The benefits of eating organic

Buying organic can help preserve the environment, boost your health and support the local economy.

Courtney Johnson

My new favorite midnight snack is a bowl full of organic yogurt and organic blueberries. This is a nice change from the salty, sugary and artificially flavored foods that now occupy the back of my pantry at home. The best part about it is that not only is my new treat much tastier, but it is a lot healthier as well.

Certain organic, sustainable foods have become a popular source of nutrients for other students as well. Not only do these foods generally taste better, but they are better for the long-term health of our bodies. Their production also helps to promote a more sustainable environment. Using wind and solar power are often cited as ways to conserve the environment, but organic farming can similarly have a positive effect on the environment as well.

Organic food production is based on a system of farming that maintains and replenishes soil fertility without the persistent use of toxic pesticides. These pesticides, which are used in the conventional method of farming, pose a health risk to consumers. These chemicals include, but are not limited to, carcinogens, neurotoxins and groundwater contaminants that destroy the biodiversity of the soil that produces nonorganic crops.

This is why it is important to consume organic foods. Supporting a system that does not use chemicals âÄî it uses natural fertilizers instead âÄî is better for the overall health of our bodies.

When one thinks of ways to help sustain the environment, one does not usually think of the importance of soil. However, protecting soil is important because of the amount of time that it takes the earth to produce it. The earth naturally produces only 6 inches of topsoil every 3,000 years. Conventional farming practices can be detrimental to this valuable soil, causing 1 inch of topsoil to be lost every 28 years. The chemicals present in conventional farming practices cause more erosion of the soil and cause it to host fewer bacteria that help it prosper. On the other hand, organic practices enhance the biodiversity of soils, increasing their fertility. In turn, soil creation takes as little as 50 years to create the same 6 inches of soil on land that is organically farmed âÄî that is 60 times faster than the rate of nature.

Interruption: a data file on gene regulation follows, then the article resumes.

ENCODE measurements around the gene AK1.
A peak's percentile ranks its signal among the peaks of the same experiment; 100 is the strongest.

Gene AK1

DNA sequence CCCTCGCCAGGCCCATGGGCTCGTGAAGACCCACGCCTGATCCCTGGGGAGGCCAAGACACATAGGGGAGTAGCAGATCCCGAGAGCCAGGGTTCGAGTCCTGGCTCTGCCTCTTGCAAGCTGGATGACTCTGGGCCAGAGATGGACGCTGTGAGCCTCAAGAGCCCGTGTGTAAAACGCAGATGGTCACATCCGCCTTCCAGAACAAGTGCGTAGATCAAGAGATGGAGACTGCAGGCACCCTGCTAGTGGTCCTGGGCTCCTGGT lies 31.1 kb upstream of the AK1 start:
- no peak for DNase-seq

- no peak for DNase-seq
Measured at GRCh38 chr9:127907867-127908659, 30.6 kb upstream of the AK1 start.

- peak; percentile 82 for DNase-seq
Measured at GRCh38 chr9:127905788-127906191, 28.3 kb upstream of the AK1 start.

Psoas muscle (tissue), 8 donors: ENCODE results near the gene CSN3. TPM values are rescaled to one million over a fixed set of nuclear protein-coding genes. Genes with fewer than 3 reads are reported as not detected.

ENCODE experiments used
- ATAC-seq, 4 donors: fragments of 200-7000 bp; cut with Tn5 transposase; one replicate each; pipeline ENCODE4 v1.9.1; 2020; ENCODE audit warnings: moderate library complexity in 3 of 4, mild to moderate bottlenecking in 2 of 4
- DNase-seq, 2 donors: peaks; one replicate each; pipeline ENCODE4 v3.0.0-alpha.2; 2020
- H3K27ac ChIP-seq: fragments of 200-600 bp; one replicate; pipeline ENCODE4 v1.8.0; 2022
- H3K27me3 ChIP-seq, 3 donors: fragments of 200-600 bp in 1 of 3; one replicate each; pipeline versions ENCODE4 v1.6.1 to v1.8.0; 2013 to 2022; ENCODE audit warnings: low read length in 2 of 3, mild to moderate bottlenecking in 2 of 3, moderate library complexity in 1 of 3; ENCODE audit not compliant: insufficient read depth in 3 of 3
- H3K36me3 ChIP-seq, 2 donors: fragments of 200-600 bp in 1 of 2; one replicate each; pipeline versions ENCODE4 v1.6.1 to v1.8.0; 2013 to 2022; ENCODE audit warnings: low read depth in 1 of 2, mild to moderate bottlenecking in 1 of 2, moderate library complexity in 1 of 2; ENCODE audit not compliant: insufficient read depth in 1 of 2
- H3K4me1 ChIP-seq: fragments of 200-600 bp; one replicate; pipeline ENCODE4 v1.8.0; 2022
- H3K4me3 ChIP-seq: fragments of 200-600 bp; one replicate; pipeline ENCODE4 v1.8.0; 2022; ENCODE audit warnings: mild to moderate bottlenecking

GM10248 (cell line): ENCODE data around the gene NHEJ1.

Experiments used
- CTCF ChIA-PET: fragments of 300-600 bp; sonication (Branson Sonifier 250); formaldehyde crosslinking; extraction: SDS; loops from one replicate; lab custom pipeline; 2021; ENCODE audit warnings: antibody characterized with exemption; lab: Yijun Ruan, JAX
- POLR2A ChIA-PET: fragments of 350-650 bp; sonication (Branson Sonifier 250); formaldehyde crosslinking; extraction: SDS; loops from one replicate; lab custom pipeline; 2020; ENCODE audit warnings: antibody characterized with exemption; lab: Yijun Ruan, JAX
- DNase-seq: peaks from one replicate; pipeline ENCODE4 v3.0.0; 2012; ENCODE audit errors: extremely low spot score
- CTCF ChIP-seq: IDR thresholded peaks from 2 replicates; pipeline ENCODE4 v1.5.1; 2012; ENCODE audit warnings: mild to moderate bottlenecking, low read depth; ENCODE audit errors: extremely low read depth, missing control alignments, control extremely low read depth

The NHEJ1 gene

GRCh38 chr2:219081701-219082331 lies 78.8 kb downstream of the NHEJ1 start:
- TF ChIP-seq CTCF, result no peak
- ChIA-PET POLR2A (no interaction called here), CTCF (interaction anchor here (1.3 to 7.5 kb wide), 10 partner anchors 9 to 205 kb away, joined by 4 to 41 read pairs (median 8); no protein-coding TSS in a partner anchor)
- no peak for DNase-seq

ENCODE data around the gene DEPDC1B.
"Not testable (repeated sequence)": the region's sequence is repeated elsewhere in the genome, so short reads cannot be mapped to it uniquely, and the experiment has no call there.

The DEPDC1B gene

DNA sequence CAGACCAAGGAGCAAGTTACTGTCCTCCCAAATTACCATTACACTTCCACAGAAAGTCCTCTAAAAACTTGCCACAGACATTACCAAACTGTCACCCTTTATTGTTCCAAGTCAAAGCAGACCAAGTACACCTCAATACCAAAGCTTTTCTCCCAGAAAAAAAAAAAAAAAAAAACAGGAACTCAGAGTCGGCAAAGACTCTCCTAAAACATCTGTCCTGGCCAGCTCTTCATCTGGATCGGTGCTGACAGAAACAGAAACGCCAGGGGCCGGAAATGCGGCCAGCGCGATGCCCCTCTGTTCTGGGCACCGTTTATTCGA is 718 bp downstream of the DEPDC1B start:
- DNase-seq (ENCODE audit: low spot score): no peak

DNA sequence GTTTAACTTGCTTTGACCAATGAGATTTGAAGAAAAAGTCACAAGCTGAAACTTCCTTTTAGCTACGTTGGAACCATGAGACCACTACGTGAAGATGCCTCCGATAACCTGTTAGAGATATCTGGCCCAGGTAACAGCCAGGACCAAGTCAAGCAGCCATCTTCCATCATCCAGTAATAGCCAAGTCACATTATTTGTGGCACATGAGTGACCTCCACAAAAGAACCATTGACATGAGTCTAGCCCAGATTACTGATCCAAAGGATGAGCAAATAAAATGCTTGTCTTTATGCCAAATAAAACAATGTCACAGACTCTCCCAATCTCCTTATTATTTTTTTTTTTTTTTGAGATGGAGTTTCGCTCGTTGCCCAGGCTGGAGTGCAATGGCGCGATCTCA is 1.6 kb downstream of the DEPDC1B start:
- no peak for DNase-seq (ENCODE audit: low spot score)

If youâÄôve ever been to the St. Paul campus in the spring or summer, then you might have seen the University of MinnesotaâÄôs own organic farm that is operated by the College of Food, Agricultural and Natural Resource Sciences, cooperating with the Minnesota Institute for Sustainable Agriculture. This student-run organic farm is considered a full functioning U.S. Department of Agriculture-certified organic farm. Cornercopia âÄî as it is called âÄî grows over 100 varieties of fruits and vegetables, some of which are even sold at the weekly University and Minneapolis farmerâÄôs markets. This results in more research to create other more effective farming methods.

FarmerâÄôs markets, such as the one at the University, help to support a local economy. This economic efficiency is created in a variety of ways. By protecting soilâÄôs potential through organic practices, it produces a yield three times higher than conventional farming. This higher yield contributes to reducing malnutrition and hunger. Research done at places like the UniversityâÄôs organic farm âÄî including farm and nutrient management systems âÄî help create these higher yields.

Buying fruits and vegetables at the UniversityâÄôs farmerâÄôs market is only one way that students can help to sustain the environment. Buying organic produce at special markets in the Minneapolis area can help support not only your own personal health, but also the overall long-term health of the environment and society.


Courtney Johnson welcomes comments at [email protected]